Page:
Absent landowners risk doctrine of prescription

Court can decide if squatters have stayed uninterrupted, it's theirs

In Summary

• Many Kenyans are struggling to find decent housing while vast lands remain idle

Vast stretch of idle land
Vast stretch of idle land

In 2020, when the Covid pandemic struck, many people had to scale down their lifestyles and businesses their operations. Due to world economies being bartered, austerity measures had to be taken. Common amongst this was salary cuts as economic prospects were not promising. Many people also lost their jobs.

As households were scaling down on their spending, many people sought ways to avoid spending a lot of money on housing. Many people who owned land worked towards building houses, whether permanent or temporary, so they no longer had to remit monthly rent to their landlord.

While for some this process went on smoothly, others would find their land encroached on by squatters. This would lead to protracted battles in court, seeking to evict the squatters. While to many it may seem obvious that such squatters ought to be evicted, there may be instances where the law may grant squatters possession of such land. This is founded under the doctrine of prescription.

The doctrine of prescription (which may also be referred to as adverse possession) provides that, when a person dwells on a parcel of land for a lengthy, continuous, uninterrupted period, they acquire proprietary rights over the property. The period of time in question varies, depending on the jurisdiction. In Kenya, this period is set at 12 years.

There are various reasons that have been propounded in favour of the doctrine. Some of these include: preventing land from falling into disuse and, by extension, allowing land to be put into use, hence facilitating the growth of the economy; protecting occupiers from stale claims, and protection from deprivation of land one has peacefully had for a long time.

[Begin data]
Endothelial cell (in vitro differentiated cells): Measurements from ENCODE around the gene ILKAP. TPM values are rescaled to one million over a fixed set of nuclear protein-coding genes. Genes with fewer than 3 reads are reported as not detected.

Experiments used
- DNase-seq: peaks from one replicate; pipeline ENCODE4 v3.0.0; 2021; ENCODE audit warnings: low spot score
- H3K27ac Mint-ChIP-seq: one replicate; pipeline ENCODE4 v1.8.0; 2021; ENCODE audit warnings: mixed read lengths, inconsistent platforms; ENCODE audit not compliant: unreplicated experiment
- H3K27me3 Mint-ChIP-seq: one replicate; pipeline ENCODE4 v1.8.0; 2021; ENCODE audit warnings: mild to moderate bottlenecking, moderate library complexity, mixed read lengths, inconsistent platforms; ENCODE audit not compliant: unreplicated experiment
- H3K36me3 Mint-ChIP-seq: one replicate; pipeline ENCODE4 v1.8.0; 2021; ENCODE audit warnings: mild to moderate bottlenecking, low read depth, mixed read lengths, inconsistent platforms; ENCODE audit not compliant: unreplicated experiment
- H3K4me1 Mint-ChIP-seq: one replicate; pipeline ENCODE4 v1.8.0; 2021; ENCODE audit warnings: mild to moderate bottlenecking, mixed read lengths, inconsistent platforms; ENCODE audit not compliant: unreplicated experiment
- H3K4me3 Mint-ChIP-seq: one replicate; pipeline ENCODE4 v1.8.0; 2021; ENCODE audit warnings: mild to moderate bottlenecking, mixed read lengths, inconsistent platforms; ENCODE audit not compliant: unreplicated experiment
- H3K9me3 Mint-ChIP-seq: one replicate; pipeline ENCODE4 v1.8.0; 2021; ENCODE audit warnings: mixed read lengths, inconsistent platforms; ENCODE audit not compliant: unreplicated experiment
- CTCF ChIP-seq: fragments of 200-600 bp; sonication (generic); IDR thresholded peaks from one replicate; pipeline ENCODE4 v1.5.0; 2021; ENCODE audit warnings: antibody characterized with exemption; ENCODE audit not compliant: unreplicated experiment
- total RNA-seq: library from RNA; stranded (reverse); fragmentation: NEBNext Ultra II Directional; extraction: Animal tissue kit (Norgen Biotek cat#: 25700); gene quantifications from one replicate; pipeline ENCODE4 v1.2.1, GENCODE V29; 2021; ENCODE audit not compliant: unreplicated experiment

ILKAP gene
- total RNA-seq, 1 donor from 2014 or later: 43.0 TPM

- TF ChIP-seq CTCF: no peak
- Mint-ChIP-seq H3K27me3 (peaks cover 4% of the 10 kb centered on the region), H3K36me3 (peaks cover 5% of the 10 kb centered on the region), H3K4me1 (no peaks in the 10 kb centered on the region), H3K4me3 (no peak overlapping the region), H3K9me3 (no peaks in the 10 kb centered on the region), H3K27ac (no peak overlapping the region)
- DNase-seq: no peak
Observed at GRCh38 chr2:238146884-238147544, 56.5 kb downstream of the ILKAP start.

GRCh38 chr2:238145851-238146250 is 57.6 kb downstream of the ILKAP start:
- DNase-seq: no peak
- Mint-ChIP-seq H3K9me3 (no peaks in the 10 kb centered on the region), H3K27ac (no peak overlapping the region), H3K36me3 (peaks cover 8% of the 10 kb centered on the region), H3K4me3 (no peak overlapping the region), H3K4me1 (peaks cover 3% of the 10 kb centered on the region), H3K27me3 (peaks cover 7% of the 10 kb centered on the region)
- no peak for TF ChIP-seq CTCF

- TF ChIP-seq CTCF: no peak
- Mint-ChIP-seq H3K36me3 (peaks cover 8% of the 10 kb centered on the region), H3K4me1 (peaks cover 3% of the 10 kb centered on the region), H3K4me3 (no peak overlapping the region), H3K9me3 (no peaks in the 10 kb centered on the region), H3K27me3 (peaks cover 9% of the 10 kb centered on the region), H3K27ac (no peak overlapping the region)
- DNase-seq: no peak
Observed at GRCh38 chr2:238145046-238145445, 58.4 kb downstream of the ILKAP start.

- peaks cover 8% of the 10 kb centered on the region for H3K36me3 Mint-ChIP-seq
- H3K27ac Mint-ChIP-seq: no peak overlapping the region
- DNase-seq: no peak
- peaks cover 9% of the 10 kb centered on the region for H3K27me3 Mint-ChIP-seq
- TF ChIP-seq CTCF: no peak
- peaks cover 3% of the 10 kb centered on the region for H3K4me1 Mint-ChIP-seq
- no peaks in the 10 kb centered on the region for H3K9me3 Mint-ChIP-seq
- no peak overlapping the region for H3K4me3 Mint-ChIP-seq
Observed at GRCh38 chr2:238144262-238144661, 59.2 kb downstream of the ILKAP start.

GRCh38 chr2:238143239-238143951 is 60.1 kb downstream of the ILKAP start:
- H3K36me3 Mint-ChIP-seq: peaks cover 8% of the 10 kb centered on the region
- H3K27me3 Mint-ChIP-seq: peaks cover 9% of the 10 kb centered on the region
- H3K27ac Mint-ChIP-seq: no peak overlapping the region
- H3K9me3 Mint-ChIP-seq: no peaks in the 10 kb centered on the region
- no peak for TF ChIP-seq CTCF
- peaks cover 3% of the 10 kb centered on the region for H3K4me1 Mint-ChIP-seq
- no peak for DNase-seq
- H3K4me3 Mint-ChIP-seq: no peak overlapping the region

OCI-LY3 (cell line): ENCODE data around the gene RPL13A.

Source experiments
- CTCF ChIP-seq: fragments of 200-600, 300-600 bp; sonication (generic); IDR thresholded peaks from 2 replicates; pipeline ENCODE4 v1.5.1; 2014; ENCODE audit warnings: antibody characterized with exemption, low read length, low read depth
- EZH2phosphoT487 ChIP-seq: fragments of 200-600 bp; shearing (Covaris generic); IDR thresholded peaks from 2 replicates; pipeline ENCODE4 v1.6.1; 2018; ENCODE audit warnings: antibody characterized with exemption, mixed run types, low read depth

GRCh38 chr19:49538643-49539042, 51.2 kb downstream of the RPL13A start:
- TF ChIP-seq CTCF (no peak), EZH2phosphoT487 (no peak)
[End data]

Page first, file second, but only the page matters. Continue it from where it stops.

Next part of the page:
It is important to note that, in cases where the possession of land was interrupted, the doctrine of prescription does not apply. Take, for instance, if one made an effort to evict the squatter from the land, the possession will have been interrupted, and hence prescription cannot apply.

As a general rule, adverse possession cannot be claimed on public land. A person who encroaches on public land will be evicted even if they peacefully dwelt on the land for 12 years or more. However, there have been exceptions to this. A case in point was where the Kenya Airports Authority forcibly evicted persons who encroached on their land but this was found to be in violation of their right to housing.

The process of adverse possession involves making an application to the High Court. After the expiry of the 12-year statutory period, the title of the original owner is extinguished. The new owner claiming possession may then make an application to the High Court, seeking to be registered as the proprietor of the land.

The doctrine of prescription has been criticised by some as a provision that unfairly dispossess people of their land. However, if one can stay for more than a decade without paying a visit to their property, it raises questions as to whether they care about it that much. To prevent losing land under this doctrine, private land owners should make it a point to visit the sites where they own land so as to ensure the land is not encroached. It may also be a good idea to have someone stay at the premises to wade off invaders.

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